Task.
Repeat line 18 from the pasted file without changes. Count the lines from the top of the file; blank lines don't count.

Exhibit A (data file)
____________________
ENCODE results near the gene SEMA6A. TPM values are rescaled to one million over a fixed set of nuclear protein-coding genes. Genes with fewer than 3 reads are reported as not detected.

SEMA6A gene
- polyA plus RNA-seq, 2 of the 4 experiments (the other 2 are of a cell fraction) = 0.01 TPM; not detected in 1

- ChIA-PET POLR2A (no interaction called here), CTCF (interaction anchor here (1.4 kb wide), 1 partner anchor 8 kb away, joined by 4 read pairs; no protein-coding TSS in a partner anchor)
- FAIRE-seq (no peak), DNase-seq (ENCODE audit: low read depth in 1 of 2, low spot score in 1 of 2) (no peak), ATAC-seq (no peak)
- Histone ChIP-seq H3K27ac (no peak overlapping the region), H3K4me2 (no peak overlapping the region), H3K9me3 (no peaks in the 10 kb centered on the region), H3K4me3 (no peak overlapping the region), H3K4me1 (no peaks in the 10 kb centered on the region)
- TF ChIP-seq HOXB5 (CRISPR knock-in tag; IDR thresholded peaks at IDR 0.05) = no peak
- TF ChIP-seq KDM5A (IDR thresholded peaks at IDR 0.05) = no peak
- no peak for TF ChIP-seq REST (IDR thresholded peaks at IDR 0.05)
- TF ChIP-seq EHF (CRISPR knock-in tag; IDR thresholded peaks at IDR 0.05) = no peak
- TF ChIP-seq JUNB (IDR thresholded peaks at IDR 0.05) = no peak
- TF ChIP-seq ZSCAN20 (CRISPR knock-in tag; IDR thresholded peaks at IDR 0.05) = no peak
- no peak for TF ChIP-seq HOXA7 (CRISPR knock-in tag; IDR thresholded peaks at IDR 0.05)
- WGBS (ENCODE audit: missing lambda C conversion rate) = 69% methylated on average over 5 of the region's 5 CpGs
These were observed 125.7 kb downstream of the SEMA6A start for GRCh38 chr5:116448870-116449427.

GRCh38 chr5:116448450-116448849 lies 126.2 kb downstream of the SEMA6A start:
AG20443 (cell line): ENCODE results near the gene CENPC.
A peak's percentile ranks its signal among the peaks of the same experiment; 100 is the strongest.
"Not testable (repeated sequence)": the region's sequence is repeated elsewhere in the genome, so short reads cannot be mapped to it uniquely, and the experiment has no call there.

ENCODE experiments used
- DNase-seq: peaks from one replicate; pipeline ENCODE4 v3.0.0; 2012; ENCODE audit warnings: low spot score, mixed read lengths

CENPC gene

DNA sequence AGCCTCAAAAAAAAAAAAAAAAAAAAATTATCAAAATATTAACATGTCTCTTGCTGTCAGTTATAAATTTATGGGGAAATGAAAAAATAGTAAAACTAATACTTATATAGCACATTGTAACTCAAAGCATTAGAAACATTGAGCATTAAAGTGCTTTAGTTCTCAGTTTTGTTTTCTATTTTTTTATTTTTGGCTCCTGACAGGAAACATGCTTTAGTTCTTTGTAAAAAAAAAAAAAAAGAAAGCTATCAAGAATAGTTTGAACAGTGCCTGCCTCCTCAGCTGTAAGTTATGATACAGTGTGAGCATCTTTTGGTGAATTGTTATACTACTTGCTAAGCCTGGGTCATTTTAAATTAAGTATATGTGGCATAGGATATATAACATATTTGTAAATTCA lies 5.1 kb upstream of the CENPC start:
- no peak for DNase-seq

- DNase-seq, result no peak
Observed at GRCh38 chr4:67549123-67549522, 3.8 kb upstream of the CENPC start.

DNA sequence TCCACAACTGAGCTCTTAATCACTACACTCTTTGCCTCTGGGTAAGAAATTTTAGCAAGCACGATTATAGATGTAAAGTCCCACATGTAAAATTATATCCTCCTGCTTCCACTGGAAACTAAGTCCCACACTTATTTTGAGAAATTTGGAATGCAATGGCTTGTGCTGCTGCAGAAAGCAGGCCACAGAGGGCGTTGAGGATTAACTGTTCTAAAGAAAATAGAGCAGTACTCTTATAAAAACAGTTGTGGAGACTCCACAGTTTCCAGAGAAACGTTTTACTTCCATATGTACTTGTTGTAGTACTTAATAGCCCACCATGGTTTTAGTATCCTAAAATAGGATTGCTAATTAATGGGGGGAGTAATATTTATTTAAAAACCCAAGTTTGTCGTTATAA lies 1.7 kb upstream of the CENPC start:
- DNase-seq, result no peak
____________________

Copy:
A peak's percentile ranks its signal among the peaks of the same experiment; 100 is the strongest.